Professor MCM Santamaria of the UP Asian Center presented, “(Re)presenting Ritual: A Reflection on the Approaches in Depicting the Sacred in Sintang Dalisay, a Filipino Adaptation of William Shakespeare’s Romeo and Juliet” in an international symposium recently held on 1 June 2016 at the National University of Tainan, Tainan, Taiwan.
Below is the abstract of his presentation:
Sintang Dalisay is a Filipino Adaptation of William Shakespeare’s Romeo and Juliet. This work of theatre sought to relocate Shakespeare’s tale about star-crossed lovers in an imaginary of Muslim community in the Southern Philippines through the use of, among others, the Sama-Bajau igal dance and kulintangan ensemble music traditions. Along with traditional dance and music, prayers and rituals were, in a rather cautious manner, appropriated and interpreted for theatrical purposes. Although generally well-received by the viewing public, the play was targeted by some critics who expressed reservations about its purported lack of ‘authenticity,’ particularly in the area of depicting rituals. This paper seeks to address the issue of representation b putting forward the idea that works of theatre ought not to be treated like ethnographic documents. Given aesthetic considerations, limitations in production time, and constraints imposed by a relatively limited audience attention span, works of theatre cannot adhere closely to the value of ritual detail and authenticity. Instead, the value of absolute ‘truth’ gives way to ‘sincerity’ in depiction. ‘Authenticity’ is, therefore, not seen as the core value in theatrical productions. It is tempered by the necessity of artistic license, which in turn ought to spring from shared notions of appropriateness, good taste, clarity, and functional brevity.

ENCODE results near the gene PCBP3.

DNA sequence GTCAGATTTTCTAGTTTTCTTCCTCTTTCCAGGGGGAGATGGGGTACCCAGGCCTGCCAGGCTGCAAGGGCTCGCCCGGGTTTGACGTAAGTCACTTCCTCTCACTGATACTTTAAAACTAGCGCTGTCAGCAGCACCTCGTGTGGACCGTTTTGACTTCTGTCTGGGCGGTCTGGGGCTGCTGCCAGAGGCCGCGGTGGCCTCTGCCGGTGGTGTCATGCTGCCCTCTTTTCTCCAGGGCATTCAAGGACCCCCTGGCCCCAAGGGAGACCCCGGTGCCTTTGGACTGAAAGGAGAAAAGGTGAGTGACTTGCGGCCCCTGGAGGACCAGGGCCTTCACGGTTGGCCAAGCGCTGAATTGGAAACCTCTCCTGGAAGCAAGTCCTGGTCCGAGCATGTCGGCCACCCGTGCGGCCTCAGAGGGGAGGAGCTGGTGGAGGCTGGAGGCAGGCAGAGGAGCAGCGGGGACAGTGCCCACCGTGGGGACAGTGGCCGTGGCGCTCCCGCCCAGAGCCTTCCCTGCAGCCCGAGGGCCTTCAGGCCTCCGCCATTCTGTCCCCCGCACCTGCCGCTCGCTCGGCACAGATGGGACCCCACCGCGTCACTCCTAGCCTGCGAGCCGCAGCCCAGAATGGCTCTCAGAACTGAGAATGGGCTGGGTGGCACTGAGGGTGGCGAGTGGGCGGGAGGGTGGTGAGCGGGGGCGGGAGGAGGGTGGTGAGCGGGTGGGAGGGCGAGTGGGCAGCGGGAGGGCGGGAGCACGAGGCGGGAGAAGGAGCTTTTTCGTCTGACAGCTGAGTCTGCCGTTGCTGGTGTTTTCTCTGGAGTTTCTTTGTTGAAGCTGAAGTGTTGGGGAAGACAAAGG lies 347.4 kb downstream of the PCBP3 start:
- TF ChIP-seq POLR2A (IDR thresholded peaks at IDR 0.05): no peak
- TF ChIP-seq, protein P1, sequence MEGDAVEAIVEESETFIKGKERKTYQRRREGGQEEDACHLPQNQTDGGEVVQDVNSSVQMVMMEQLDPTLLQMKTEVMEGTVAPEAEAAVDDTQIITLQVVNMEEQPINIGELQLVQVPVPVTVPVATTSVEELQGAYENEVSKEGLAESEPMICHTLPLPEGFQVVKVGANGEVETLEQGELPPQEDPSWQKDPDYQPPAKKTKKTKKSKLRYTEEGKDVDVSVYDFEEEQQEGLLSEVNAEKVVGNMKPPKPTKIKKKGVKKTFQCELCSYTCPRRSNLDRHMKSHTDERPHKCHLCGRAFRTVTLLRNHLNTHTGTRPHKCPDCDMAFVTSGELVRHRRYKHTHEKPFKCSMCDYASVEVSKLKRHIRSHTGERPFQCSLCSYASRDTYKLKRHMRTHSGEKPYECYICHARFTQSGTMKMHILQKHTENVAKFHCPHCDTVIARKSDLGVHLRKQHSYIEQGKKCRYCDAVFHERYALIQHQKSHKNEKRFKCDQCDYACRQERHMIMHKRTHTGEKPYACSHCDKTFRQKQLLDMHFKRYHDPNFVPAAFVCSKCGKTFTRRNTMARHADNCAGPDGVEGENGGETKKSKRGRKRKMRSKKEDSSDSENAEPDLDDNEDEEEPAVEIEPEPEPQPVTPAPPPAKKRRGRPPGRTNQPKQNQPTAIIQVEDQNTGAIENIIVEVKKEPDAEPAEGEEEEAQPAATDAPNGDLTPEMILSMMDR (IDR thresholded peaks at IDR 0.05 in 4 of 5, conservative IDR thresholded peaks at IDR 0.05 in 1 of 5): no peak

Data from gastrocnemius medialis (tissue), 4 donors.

Themed “Re-inventing South Eastern Asian Community Theatre and Dance in Glocalization Time,” the international symposium was organized by the National University of Tainan. His notes on the choreography was displayed during the performance.
While in Taiwan, Professor Santamaria also graced on 3 June 2016 the premiere of the play, “If We Still Have Tomorrow,” which he co-choreographed. His choreographic notes were posted during the premiere, and can be read here. The play concerns the plights of indigenous peoples in preserving their sacred spaces and environment in the face of unchecked development.
Professor MCM Santamaria has a Doctor of Law in Political Science at the Kyoto University, Japan. His research interests include Performance Studies, Politics, Japan and Southeast Asia, and Sama-Bajau studies. He teaches several graduate courses at the UP Asian Center that cover Japanese Culture and Society, Philippine Artistic Expressions, Southeast Asian Culture and Society, and Theater and Society in East Asia, among others. View his faculty profile.